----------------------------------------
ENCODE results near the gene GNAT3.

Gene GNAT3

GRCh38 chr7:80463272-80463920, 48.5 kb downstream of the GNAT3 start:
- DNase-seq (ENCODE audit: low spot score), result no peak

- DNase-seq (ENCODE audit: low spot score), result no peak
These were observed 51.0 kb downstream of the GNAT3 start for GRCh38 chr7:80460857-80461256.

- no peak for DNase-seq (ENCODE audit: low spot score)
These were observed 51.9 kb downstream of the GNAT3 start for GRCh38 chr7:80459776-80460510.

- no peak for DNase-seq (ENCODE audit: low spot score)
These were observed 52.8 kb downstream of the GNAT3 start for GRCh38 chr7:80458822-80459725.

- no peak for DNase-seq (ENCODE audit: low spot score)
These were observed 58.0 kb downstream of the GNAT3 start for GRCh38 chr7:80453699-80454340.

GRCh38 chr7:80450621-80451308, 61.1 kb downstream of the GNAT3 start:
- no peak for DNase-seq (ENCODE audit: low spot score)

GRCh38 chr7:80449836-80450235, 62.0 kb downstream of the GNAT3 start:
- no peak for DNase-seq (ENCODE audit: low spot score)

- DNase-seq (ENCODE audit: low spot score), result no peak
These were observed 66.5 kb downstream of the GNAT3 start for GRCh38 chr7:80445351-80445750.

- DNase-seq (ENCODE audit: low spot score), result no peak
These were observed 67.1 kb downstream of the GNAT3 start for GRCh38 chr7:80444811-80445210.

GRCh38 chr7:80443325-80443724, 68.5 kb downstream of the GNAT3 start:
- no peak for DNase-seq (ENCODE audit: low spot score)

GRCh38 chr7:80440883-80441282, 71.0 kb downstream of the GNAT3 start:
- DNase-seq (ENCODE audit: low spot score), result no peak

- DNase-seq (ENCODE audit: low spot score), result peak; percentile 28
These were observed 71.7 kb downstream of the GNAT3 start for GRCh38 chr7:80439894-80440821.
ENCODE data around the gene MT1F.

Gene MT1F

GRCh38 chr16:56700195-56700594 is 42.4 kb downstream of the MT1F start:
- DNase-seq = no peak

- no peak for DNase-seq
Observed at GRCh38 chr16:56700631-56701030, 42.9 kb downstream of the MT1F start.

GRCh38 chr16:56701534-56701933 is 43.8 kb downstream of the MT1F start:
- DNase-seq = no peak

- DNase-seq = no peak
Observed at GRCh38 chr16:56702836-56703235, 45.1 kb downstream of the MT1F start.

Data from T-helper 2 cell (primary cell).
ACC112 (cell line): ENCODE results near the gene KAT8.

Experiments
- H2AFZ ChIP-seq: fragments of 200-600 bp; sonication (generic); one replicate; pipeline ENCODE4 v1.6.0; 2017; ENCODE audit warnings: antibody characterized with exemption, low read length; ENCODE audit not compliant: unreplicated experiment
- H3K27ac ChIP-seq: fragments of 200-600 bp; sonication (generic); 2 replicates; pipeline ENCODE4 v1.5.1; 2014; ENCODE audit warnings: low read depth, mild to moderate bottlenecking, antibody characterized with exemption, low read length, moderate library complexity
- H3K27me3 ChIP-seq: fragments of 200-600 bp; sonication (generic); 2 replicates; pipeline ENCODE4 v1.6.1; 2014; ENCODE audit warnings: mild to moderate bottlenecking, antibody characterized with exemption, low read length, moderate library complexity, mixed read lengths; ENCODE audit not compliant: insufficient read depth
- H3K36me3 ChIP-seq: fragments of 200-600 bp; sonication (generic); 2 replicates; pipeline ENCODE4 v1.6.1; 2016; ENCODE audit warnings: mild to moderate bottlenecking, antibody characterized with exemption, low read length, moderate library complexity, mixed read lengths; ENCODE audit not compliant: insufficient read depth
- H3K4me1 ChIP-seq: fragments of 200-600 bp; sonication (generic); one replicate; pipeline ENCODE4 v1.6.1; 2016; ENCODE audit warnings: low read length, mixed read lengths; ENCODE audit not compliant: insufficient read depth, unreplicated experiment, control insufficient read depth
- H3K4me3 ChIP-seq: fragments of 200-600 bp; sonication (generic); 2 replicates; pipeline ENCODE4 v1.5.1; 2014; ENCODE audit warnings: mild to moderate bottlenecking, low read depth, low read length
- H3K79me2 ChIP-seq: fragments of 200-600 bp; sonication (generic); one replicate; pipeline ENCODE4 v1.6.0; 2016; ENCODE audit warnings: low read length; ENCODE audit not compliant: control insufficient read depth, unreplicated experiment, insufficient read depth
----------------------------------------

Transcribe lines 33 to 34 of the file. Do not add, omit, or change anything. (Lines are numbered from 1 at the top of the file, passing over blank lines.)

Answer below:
GRCh38 chr16:56701534-56701933 is 43.8 kb downstream of the MT1F start:
- DNase-seq = no peak